April 2015For decades many considered that ethical investing, socially responsible investing and similar value based doctrines had no place in the investment decision making process because those type of considerations were thought not to be germane to the purpose of a pension trust, which is to serve the best financial interests of the beneficiaries. Today “Environmental, Social and Governance” (“ESG”) factors are now considered an essential part of pension plan investment decision making. ESG is now considered to be good business. In October 2005, the United Nations Environment Programme Finance Initiative (UNEP FI), a global partnership between the United Nations Environment Programme and the private financial sector, issued a report entitled “A legal framework for the integration of environmental, social and governance issues into institutional investment” which contained the following passage:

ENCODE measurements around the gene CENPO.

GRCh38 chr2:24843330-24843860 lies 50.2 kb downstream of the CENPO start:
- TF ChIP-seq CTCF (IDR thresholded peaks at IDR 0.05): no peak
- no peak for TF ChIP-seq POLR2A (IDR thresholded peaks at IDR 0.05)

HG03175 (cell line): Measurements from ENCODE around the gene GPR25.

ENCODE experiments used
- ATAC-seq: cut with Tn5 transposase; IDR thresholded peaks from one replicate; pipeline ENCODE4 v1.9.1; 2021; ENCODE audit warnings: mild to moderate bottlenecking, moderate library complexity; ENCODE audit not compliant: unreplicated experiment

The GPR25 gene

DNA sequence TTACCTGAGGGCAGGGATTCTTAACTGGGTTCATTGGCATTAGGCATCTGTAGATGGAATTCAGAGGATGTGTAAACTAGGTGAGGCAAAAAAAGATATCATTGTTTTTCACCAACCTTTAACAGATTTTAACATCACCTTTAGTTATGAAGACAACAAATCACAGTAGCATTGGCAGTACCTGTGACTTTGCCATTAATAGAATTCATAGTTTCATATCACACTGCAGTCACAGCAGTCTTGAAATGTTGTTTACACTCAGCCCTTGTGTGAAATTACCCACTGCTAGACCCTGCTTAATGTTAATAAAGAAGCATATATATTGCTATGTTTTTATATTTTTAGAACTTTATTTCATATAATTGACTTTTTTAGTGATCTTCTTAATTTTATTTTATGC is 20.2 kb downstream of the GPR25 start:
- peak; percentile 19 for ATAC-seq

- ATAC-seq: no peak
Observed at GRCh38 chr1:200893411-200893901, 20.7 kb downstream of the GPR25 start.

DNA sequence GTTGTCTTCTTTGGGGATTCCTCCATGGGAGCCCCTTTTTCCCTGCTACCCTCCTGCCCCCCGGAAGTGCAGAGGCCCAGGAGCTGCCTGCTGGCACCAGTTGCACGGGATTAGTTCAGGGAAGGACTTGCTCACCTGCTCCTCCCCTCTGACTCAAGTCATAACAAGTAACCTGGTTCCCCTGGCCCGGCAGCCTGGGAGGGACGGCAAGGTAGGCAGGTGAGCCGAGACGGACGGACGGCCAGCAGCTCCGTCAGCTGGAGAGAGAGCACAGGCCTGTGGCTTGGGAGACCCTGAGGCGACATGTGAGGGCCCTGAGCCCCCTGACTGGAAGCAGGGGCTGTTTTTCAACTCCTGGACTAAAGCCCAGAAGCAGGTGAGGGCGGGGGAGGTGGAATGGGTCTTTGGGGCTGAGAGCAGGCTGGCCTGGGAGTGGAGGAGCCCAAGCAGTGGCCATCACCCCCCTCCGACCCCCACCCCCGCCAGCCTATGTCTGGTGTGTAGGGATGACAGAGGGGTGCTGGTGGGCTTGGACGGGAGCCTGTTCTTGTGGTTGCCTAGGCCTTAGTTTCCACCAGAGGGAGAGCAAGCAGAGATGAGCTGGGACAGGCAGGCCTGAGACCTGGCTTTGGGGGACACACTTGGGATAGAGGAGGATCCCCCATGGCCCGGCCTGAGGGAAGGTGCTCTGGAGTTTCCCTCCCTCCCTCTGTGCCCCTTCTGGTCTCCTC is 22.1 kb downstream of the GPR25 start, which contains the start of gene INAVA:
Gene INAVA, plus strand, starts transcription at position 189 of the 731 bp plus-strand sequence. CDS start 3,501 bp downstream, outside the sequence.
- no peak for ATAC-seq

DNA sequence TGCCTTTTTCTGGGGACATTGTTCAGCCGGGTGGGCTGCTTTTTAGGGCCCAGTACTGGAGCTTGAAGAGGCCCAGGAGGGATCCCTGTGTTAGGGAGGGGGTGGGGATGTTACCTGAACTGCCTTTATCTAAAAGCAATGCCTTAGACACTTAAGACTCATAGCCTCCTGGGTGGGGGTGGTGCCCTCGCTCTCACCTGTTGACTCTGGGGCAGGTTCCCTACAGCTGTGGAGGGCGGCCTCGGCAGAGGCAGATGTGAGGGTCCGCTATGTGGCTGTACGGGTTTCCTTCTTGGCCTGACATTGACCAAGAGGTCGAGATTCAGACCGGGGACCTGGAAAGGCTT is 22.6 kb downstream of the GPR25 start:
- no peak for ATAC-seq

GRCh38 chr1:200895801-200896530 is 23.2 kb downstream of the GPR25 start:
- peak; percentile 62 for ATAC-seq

“Conventional investment analysis focuses on value, in the sense of financial performance. As we note above, the links between ESG factors and financial performance are increasingly being recognised. On that basis, integrating ESG considerations into an investment analysis so as to more reliably predict financial performance is clearly permissible and is arguably required in all jurisdictions.”
Pension plan trustees now must consider how to accommodate the new reality. In doing so it must be remembered that ESG is simply part of the age old task of trustees to assess value and risk. ESG is not a signal that it is open to trustees to advance any particular moral, political or social ideology they might favor personally.Engagement and shareholder activism are tools commonly employed to advance ESG. However, “Divestment” has become the new buzz word in the current discussion, particularly with reference to fossil fuels. The decisions ahead will not be easy ones for pension plan trustees, but there is guidance to be found in the long established legal principles of trust law.